By Tabora Bojang
The managing director of Nawec has revealed that generator number 6, which was purchased 32 years ago, is still in use at its power station.
Nani Juwara told lawmakers that old generators have posed serious challenges to the company’s bid to provide reliable and affordable energy supply to Gambians because they are too old, consume a lot of fuel and lubricants and their spare parts are not available in the market.
MD Juwara and his team appeared before the Public Enterprises Committee of the National Assembly yesterday as the committee considers Nawec’s 2017, 2018, and 2019 financial and activity reports following its presentation last week.
Sandu NAM, Ebrima Jaiteh asked the team to brief the committee on plans and actions made to migrate from the reliance on generators which are considered a liability for Nawec.
Responding to these concerns, Nawec board chairman Ousman Cham, expressed that their wish was to have the resources to recondition old generators.
“Some of you would have heard that there is a generator called number 6. Anytime there is a black out in town people will blame it on this generator but this generator  has been here since 1990. Can you imagine that? And actually, it [generator 6] was from a boat that has come down here,” Cham disclosed.
Managing director Nani Juwara, who was removed from Nawec on two occasions and reinstated, told the committee that generator 6 was one of the most reliable generators in Nawec and still in operation at the Kotu power station.
“It [generator 6] has been around since 1990 and it is still operating in Kotu. As we speak right now, that generator is on fire but we cannot depend on it. So, the best thing we can do is to decommission it and we are definitely going to do that. Old generators have been the biggest challenge that we faced in the past and that has forced us to look for other options. That is why even before we take up the initiative to say we need to recondition these generators, the government has invested heavily in the OMVG project. The plans are to recondition all these [old] generators, but they are very inefficient, their fuel and the lubricant consumptions are very high and their spare parts are no longer available in the markets because they are not manufactured anymore. What we are doing is to procure from countries that commissioned some of them through suppliers,” Juwara explains.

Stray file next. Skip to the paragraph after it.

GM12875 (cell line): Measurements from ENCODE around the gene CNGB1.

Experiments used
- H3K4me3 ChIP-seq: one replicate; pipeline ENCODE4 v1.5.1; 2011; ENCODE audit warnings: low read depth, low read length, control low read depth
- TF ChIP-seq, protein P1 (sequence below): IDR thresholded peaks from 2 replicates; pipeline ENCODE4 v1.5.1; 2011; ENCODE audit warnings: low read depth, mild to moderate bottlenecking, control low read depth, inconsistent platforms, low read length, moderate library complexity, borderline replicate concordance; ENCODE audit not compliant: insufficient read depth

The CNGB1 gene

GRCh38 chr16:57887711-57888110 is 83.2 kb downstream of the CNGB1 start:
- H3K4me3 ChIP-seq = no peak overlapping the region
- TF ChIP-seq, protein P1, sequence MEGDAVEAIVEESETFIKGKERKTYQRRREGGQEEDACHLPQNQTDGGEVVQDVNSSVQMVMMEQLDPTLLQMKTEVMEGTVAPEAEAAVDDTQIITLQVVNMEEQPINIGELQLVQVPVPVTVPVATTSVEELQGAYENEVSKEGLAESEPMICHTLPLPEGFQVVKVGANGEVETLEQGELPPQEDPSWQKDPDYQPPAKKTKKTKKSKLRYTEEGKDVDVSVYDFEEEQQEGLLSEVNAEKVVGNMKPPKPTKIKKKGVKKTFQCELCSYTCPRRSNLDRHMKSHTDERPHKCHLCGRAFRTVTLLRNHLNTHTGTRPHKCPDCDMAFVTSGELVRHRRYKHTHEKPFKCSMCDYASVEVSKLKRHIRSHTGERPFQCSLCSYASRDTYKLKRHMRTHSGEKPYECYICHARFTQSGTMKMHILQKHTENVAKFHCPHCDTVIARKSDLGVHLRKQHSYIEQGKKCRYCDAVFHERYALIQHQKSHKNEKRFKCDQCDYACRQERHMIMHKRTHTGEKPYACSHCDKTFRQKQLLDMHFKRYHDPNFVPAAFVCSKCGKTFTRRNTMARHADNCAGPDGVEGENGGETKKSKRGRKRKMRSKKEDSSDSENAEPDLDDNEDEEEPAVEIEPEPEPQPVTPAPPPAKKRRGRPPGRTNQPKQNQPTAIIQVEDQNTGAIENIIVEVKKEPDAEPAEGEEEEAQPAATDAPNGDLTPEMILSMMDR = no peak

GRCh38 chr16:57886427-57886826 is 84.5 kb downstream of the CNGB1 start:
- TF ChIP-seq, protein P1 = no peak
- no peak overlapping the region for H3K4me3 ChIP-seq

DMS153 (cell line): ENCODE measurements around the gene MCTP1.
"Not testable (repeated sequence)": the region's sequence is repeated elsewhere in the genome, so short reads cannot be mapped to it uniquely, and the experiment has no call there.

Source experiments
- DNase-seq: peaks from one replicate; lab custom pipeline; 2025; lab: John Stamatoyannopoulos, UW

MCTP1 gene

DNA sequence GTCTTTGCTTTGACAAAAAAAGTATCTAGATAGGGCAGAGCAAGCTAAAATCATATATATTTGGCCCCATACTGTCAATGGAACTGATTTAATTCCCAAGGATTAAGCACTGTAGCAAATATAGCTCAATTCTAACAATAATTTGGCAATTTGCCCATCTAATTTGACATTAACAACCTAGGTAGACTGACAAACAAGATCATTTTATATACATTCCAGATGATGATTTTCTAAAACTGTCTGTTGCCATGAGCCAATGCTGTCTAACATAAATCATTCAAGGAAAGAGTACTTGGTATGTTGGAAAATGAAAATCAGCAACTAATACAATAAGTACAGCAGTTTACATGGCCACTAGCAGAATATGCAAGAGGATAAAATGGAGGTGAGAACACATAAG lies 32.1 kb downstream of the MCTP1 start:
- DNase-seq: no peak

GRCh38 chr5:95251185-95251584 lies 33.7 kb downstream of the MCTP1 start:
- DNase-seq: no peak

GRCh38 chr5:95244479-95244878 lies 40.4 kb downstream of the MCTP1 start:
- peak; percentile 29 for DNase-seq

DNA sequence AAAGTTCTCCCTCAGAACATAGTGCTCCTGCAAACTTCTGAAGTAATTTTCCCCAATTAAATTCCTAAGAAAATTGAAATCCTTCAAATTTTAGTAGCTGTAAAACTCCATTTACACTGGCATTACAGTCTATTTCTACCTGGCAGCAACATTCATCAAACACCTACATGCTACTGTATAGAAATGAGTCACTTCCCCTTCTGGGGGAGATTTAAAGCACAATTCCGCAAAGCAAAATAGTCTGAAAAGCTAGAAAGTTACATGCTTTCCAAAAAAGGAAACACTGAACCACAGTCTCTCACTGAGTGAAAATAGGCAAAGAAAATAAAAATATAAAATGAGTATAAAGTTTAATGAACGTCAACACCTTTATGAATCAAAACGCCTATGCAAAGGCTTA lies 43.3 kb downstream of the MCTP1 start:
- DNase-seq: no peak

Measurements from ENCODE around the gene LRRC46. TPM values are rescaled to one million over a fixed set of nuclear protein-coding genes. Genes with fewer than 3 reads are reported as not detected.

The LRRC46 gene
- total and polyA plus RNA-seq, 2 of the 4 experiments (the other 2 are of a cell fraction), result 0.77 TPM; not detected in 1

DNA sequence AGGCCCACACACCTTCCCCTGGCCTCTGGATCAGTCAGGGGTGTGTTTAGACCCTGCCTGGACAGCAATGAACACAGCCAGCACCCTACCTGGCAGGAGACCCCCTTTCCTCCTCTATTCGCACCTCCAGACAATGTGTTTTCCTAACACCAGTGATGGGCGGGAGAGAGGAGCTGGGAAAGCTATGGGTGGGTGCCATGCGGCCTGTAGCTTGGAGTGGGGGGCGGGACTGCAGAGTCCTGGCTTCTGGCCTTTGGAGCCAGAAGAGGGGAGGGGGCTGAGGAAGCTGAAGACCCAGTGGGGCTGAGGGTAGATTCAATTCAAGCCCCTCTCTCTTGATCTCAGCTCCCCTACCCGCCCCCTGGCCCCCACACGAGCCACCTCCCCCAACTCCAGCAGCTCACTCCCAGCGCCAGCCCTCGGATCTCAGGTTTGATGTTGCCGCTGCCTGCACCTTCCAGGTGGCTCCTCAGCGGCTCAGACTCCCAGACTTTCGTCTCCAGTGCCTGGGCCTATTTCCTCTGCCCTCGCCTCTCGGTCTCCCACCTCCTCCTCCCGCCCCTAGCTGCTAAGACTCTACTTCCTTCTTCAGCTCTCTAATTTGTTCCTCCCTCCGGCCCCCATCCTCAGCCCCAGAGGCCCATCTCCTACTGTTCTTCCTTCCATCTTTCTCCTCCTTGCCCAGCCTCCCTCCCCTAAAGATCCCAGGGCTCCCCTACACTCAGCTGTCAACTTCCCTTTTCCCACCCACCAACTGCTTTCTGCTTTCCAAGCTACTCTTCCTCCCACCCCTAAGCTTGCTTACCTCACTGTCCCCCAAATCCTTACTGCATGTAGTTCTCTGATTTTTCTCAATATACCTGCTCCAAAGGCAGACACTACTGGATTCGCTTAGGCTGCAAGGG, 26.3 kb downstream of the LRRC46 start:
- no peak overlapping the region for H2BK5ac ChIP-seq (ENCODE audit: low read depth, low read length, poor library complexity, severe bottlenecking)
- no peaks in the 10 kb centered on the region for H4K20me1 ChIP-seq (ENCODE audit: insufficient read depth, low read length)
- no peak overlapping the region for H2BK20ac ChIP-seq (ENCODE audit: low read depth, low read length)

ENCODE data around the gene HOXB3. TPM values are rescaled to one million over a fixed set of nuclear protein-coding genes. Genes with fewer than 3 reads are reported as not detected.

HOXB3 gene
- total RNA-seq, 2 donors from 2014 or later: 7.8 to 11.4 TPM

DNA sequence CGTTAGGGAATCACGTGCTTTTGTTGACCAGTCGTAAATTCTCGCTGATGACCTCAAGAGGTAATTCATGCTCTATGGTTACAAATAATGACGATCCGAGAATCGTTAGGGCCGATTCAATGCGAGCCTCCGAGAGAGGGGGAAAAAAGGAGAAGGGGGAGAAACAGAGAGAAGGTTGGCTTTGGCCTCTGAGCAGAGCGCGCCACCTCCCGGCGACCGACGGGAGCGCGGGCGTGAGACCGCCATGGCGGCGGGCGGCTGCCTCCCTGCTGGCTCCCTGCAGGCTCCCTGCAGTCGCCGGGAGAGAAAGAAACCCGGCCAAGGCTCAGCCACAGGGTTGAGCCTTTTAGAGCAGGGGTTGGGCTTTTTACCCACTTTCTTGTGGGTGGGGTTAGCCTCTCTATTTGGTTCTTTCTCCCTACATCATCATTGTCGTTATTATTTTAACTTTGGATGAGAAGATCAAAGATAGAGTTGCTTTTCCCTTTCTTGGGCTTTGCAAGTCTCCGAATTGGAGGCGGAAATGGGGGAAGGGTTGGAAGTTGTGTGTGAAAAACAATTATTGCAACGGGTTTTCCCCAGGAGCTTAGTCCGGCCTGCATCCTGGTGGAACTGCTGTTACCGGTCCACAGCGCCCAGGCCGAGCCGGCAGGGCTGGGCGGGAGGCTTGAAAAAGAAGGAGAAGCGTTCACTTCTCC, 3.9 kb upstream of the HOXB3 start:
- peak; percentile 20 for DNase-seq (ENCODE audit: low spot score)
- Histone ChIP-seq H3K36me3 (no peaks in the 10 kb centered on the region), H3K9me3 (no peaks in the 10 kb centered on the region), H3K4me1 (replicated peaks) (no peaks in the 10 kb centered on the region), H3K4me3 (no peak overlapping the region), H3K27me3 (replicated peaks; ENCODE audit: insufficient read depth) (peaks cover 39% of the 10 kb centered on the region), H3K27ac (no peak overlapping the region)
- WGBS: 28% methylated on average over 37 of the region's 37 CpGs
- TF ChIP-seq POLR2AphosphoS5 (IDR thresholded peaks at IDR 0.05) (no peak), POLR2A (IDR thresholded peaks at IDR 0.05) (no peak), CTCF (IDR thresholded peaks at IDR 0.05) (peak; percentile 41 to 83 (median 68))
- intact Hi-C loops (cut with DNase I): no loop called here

He added that even though some of the spare parts have been purchased, they are very expensive while some are not genuine.
“We keep buying and despite the fact that we replace some components, the generators cannot be dependable anymore,” he stated.
MD Juwara however unveiled programs are on the ground to bring about a wave of new sustainable renewable energy investment that will greatly improve access and affordability.
According to Juwara, Nawec has since received funding from the European Investment Bank, EIB, World Bank and the European Union to construct a 20MW solar power plant in Jambur with the contract to be signed in the coming weeks.
He revealed that another regional renewable project under the auspices of the West Africa Energy Project is also expected to commence in the Gambia and will produce about 150MW.
“This project will be located in Jarra Soma and it is going to be open to private investors who are interested in investing in solar and they will be given opportunities to compete so that we can have value for money,” Juwara said.
5 billion debt
Finance director Betty Marong said the company’s debt portfolio stands at about D5 billion credited by the IDB through the ITFC facility and 7 other unlended loans from the government.
She said the majority of these debts are owed to the government while the other components are owed to international donors.
“Following the restructuring in 2019, we had an arrangement where 75 percent of the loans were taken off by the government. The remaining 25 percent was unlended to Nawec and so the government will finance those loans while Nawec repays the government,” she said.